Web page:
It was a Toronto art party to remember at the Power Ball
Toronto's hottest annual art party and fundraiser returned to the Power Plant last night. For its 19th year, Power Ball didn't fail to delight and amaze revellers to the theme meant to invoke hidden worlds, alternate realities and unseen universes.
A delicious Chocolates x Brandon Olsen display greeted guests who made there way to a separately ticketed VIP party early in the evening. Featuring art from Pedro&Juana in collaboration with Italian artist Francesco Pedraglio, the entire room was swathed red curtains.
Live videos of the other half of the room were projected on the curtains at each end of the space, a cool taste of alternate realities that also allowed me to keep evaluating how crazy the line-ups were at the various bars scattered around the room.
At 9 p.m., the main party started. For the Power Ball, the various rooms of the Power Plant always get decked out with various themed art installation.
Last night, these included Kelly Richardson’s The Erudition, a landscape of holographic trees displayed on walls that reminded me of a very cool, hyper-realistic Windows background.
There was also Daniel Barrow’s Learning to Breathe Underwater, a piece that used overhead projectors to project a composite image of a prince having sex with a mermaid on a canopy bed that reminded me of a very cool, hyper-realistic Disney fan fantasy.
Not to be overlooked was the DJ booth featuring Ralph complete with a dance floor and a wall showing off sponsor Max Mara's latest runway show.
Outside, there was a station with hot food like pork belly tacos plus enormous buffet stations from Parts & Labour, each dedicated to one aspect of a good charcuterie board.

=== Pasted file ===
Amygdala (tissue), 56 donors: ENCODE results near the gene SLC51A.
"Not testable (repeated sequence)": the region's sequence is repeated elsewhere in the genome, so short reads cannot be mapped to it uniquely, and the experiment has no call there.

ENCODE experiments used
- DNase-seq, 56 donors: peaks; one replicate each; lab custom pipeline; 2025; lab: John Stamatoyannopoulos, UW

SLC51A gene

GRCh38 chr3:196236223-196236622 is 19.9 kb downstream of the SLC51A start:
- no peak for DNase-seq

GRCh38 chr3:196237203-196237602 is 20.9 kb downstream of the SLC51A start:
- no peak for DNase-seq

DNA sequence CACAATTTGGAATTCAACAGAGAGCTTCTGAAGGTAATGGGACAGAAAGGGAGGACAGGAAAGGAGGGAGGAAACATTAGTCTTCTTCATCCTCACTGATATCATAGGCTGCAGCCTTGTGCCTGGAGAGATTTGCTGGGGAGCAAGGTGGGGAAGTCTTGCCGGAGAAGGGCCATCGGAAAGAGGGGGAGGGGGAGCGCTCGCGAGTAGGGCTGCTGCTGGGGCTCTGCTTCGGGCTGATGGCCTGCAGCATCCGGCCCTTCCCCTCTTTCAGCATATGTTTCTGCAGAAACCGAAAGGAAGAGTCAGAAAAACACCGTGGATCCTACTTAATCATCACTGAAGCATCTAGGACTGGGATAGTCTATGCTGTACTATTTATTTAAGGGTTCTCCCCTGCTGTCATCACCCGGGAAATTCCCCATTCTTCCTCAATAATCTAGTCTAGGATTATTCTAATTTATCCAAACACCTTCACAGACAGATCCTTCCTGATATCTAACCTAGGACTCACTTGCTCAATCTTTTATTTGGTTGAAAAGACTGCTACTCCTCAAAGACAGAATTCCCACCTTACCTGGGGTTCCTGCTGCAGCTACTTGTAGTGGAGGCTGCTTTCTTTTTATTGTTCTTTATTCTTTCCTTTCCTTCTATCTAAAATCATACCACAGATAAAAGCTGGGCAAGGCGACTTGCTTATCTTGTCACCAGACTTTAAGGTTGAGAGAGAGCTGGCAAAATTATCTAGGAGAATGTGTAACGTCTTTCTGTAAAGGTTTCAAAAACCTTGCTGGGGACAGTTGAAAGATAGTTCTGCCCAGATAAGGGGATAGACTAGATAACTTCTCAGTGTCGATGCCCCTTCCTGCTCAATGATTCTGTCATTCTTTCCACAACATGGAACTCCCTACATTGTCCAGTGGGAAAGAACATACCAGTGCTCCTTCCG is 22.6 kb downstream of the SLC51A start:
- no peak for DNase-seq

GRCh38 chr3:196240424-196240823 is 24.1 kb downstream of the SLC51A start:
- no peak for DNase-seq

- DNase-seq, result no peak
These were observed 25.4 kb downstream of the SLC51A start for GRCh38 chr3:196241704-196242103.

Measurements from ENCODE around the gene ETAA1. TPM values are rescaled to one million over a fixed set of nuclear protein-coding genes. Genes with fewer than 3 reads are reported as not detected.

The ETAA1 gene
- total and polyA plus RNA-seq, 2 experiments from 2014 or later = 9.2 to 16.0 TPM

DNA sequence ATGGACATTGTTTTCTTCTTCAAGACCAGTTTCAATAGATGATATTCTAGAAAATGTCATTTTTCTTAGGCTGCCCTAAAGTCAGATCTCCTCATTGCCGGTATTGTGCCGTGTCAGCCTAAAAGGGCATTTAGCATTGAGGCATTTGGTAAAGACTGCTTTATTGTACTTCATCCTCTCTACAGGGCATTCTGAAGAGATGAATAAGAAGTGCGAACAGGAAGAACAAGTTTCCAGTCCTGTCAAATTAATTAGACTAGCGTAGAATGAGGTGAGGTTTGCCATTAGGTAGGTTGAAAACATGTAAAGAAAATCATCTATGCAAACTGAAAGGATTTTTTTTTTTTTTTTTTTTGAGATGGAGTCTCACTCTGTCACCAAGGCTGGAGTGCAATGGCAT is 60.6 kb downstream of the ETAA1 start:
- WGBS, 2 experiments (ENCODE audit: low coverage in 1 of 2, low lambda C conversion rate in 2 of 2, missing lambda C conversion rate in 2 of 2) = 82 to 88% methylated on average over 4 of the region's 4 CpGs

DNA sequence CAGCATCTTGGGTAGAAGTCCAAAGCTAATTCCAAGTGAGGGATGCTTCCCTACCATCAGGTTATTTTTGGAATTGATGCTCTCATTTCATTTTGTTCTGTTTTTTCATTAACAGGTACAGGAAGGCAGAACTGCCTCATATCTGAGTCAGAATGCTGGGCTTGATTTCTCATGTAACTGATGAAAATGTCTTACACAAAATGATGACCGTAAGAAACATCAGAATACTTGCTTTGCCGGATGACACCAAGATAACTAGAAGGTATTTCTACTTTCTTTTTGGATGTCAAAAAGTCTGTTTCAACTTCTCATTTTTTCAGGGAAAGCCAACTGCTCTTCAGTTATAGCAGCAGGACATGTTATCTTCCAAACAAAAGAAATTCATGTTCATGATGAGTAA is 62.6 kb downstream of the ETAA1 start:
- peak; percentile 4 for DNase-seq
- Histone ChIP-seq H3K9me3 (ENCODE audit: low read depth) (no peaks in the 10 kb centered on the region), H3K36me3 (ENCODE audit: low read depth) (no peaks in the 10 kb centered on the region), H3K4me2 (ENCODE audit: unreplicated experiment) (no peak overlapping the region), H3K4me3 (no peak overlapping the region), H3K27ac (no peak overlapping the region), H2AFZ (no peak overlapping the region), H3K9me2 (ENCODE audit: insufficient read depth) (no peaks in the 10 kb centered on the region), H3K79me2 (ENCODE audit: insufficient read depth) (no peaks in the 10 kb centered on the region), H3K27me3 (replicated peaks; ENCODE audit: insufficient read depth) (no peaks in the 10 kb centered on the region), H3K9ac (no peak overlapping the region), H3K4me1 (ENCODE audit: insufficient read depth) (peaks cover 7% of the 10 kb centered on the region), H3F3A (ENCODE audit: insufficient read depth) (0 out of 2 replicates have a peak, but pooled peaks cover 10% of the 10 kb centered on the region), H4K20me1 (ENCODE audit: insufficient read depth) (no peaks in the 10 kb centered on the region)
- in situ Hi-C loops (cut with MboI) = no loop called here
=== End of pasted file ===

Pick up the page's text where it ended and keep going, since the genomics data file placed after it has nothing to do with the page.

There was a bar for Lot 40 whiskey, a booth from Ace Hill Beer, and a cart for Augie’s Ice Pops. There was also an Air Canada photo booth and a VR station from FASHION Magazine that stayed busy all night.
This year, Power Ball also had a Wayhome stage featuring duo Darcys, a neat way to incorporate a different type of art.
As the night went on, the Power Plant became an unseen universe that had never been experienced before and would never be experienced again.
A woman in a short dress with flared sleeves kissed a pig’s head on display at the charcuterie buffet while her giggly friend snapped it for Instagram.
A gentleman, dressed in all white casual-meets-chic athleisure, posed for a photo- simultaneously the most undressed and the fanciest person at the party.
An intense man in a tailored suit inspected the Delorean, placed between booths as a fun attraction, with the flashlight on his phone.
Somewhere, someone was vaping, unseen but obvious, visible but unverifiable.
I, a person who spent last weekend drinking 4 Lokos in a Montreal park, drank a top-shelf espresso-tequila cocktail in the same vicinity as Toronto celebrities Kardinal Offishall and Real Housewife Joan Kelley Walker.
As I left to go home and write this article for your reading pleasure, the party was still in full swing with music, food, and lots of selfies.
Though the art was a bit more subtle this year, Power Ball was definitely an experience worth seeing.
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